My research lies at the intersection of computer science and psychology. My work primarily focuses on multitasking and interruption in complex domains, such as driver distraction and human-computer interaction, using computational cognitive models to simulate human behavior. Please click on the tabs below for more information about each topic.

What is a cognitive model?
A cognitive model is a computational process (akin to a computer program) that aims to think and behave like a person. While many flavors of cognitive models exist today, the most popular are those developed in the context of a cognitive architecture—something like a computer programming language that incorporates the abilities and limitations of the human system (e.g., accounting for how people forget information, or the limits of their hand or eye movements). Cognitive models developed in a cognitive architecture (such as ACT-R, Soar, and others) then inherit the predictions of the architecture and thus more closely represent human thought and behavior.
How do cognitive models simulate thoughts and behaviors?
Modern cognitive models, especially those developed in cognitive architectures, generally run as computer simulations along with a simulated task environment. For example, our own models of driver behavior interact with a driving simulator and thus must deal with all the intricacies of the driving task (like handling the steering wheel and pedals in the face of realistic vehicle dynamics). Some cognitive models even interact directly with the external world using computer vision and robotic movements.
What kinds of tasks can cognitive models perform?
Cognitive models have been developed to perform all kinds of tasks ranging from simple psychological experiments to complex real-world tasks. Some models have accounted for basic psychological phenomena, such as list memory, time perception, visual search, and analogy. Other models have focused on applied tasks including driving, mathematical learning, complex decision-making, and air-traffic control. For example, the ACT-R web site lists applications of the ACT-R architecture for a variety of tasks. Our own laboratory has focused on developing cognitive models of tasks related in some way to human multitasking, as described in our recent book.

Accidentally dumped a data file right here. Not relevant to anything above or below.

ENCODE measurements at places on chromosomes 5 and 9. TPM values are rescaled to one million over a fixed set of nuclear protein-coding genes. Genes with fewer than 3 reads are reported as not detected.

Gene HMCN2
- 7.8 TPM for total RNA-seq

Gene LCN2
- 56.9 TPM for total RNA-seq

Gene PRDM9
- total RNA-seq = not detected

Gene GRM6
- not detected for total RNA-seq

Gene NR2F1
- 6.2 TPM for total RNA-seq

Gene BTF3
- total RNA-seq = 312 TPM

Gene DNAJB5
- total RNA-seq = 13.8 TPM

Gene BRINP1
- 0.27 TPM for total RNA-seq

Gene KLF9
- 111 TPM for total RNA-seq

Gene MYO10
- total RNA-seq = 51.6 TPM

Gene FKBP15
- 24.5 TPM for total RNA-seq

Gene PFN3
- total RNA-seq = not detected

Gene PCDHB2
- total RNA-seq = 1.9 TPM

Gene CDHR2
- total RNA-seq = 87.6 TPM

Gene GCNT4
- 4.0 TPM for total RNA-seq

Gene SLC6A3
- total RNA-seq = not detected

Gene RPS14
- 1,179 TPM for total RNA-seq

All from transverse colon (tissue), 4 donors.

What's so interesting about multitasking?
Multitasking comes in a variety of flavors, but generally speaking can be thought of in two ways. Concurrent multitasking occurs when these tasks occur simultaneously, like the classic example of tapping your head while rubbing your belly. Sequential multitasking involves doing multiple tasks one after another, usually when one task is interrupted for the other task to proceed, like dealing with a phone call or email in the midst of writing an essay. From a scientific standpoint, multitasking is fascinating in that it can be very easy in some situations (like walking and talking) but extremely difficult in other situations (like texting while driving, or listening to two voices at the same time). These ideas are discussed in detail in our book The Multitasking Mind.
How do people do two things at the same time?
We have developed a theory called threaded cognition that aims to explain how people multitask. The theory says that each task can be represented as a thread that weaves its way through the brain's processing resources. Several threads can run independently, especially when there is little to no overlap in terms of the type of processing; for example, if a reading thread is using vision and a movement thread is typing, these threads can largely run without interference from each other. However, there is also a central bottleneck (called the procedural resource) that is needed by all threads, and thus limits the amount of independence between threads. This interplay between independent threads and a central bottleneck allows the theory to account for both our multitasking abilities and the limitations of those abilities.
How do people manage and recover from interruptions?